Norway Weather Guide
While this Scandinavian country shares its latitude with icy countries like Siberia, Alaska and Greenland, the weather in Norway is much more pleasant because of the Gulf Stream. So, there’s no need to pack that bearskin coat, unless you’re making a statement.
Season and Clothing
Summer: June to August
You probably won’t be sunbaking in northern Norway, but some parts of the country have average temps of 25 degrees Celsius in the summer months. Late June to August is the warmest time of year and also when the days are the longest. The weather is the warmest and most stable on the eastern side of the mountains in the south – in between Oslo and Mandal. To experience the midnight sun, head to the north coast.
Autumn: September to November
The Norwegian landscape is golden and spectacular in autumn and while the temps drop a little at the start of September, it’s a great time to go berry and mushroom picking. In autumn, more of the temperature is lost from the land rather than the sea, so you’ll find the waters are still quite warm. If you prefer your climate to be a little warmer, head to the outskirts of Oslofjord during autumn.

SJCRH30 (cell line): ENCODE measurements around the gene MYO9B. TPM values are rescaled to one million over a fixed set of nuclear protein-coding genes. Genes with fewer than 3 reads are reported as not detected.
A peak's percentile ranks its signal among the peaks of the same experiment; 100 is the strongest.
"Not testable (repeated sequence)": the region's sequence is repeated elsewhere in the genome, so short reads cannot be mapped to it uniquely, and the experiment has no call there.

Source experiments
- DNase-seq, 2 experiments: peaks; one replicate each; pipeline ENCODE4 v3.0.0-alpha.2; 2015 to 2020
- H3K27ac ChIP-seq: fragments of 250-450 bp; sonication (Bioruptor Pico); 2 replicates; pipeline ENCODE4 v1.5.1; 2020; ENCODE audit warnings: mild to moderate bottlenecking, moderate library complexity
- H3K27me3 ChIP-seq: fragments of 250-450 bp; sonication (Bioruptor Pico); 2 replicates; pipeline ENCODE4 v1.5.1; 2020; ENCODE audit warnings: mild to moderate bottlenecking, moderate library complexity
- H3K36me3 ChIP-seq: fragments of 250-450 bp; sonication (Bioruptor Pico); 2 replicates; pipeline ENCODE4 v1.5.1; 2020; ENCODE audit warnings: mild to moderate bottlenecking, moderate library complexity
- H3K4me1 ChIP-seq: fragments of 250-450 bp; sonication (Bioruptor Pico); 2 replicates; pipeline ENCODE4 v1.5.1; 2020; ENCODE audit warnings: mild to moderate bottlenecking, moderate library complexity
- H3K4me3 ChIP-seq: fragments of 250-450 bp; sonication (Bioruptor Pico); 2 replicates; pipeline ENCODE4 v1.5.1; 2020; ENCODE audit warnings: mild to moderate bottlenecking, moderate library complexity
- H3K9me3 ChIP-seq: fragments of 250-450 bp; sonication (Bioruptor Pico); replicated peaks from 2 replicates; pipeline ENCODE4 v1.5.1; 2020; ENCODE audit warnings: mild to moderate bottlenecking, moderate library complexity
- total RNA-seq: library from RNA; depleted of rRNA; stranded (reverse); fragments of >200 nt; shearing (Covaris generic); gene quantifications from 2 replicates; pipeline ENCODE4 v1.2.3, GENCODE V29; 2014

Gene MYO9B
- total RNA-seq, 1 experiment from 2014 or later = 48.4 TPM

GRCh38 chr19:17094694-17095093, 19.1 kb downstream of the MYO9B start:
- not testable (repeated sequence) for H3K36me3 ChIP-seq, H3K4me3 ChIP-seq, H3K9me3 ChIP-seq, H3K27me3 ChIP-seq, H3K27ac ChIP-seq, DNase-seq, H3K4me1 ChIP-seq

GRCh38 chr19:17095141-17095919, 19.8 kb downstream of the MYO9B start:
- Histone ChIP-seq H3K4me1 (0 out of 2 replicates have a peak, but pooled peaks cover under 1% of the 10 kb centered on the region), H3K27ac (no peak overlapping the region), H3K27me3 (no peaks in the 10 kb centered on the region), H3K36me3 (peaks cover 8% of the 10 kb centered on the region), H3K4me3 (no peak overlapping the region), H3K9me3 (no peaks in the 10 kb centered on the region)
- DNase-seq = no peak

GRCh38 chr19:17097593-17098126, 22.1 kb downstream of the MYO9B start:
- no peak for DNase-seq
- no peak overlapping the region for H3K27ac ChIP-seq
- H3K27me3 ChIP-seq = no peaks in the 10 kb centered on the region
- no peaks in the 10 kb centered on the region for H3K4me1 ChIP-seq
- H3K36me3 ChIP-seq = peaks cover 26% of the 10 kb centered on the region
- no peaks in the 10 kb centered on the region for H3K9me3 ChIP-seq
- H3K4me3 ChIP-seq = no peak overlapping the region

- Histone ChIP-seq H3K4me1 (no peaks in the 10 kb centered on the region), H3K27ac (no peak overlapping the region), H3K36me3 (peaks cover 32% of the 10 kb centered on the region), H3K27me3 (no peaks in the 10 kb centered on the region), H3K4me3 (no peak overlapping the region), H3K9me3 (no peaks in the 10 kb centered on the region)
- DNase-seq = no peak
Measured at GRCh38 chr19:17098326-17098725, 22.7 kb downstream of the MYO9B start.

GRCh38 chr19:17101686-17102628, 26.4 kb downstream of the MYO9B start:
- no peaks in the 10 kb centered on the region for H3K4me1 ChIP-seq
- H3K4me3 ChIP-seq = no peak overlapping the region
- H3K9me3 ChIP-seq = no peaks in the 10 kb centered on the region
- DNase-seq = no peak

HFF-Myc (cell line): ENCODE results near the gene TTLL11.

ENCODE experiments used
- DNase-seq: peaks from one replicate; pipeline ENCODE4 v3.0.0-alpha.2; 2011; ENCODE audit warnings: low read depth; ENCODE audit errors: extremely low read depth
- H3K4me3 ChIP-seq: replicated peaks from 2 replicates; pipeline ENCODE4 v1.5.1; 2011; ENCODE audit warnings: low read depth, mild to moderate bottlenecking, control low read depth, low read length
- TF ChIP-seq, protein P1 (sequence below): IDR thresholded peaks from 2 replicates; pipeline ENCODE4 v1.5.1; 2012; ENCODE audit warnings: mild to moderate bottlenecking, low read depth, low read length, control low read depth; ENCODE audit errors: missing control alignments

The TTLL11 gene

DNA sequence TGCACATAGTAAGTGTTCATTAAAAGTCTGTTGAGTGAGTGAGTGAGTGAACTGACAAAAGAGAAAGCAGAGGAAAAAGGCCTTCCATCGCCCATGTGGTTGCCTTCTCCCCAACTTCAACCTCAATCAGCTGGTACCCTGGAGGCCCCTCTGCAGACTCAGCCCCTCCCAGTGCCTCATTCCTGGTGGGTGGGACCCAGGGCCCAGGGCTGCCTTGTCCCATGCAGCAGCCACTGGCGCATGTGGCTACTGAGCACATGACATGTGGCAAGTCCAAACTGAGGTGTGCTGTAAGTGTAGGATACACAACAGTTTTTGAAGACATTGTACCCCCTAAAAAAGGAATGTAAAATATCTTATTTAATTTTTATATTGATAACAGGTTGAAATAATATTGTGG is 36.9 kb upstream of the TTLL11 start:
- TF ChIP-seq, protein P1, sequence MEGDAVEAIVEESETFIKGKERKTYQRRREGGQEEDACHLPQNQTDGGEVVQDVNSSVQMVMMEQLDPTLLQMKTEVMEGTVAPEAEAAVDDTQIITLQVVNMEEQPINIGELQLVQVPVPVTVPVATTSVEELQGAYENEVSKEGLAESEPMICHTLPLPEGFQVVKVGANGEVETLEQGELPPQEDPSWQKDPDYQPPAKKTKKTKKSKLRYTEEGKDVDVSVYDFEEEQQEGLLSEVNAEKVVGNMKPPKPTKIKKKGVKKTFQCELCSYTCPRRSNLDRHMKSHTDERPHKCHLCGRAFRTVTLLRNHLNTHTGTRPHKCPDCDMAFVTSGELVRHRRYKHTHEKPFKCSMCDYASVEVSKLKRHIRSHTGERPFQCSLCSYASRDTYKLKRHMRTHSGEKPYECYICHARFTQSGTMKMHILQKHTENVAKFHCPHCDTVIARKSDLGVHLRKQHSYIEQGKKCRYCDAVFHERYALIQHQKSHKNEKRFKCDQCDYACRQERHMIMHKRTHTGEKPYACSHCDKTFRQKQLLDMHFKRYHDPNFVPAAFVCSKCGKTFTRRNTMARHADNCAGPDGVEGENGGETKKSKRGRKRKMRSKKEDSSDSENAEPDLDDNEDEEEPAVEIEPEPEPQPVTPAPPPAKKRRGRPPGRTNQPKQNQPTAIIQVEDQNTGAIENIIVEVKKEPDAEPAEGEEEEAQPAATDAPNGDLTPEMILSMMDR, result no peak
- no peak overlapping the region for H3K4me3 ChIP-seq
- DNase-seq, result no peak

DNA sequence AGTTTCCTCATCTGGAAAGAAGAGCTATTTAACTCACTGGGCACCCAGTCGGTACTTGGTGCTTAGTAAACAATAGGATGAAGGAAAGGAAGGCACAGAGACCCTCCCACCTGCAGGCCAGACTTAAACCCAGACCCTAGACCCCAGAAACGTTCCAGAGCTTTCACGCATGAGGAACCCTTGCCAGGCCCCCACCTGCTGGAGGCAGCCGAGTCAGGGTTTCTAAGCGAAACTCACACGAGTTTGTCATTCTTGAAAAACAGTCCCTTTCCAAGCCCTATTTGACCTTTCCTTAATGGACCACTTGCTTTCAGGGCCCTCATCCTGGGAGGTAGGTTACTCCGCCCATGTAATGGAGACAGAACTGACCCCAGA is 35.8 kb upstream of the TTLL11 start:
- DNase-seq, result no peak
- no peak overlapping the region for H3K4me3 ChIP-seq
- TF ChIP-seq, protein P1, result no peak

Winter:December to February
In winter, much of the land in Norway is covered in snow, particularly in the lower inland parts in the north and the south. Temperatures can get seriously cold, reaching as low as -40 degrees Celsius in the inner areas of Troms, Finnmark and other parts of eastern Norway, although it doesn’t get this cold every winter. In contrast, the coastal areas are much warmer during the winter months. For an adrenalin rush, try extreme skiiing in the islands of Lofoten or snow-kiting, a mix of snowboarding and kite-surfing, in the Hardangervidda plateau.
Spring: March to May
At this time of year, Norway is at its most beautiful. The trees and flowers are breaking free from the snow, the icefalls are once again waterfalls, and the orchards are sprouting fruit too. There are also loads of public holidays in spring because Norwegians like to celebrate the end of a long winter. There’s quite a large variance in temps between the north and south of Norway during spring. Some days it will still snow and can be quite windy, but there are many lovely sunny days too.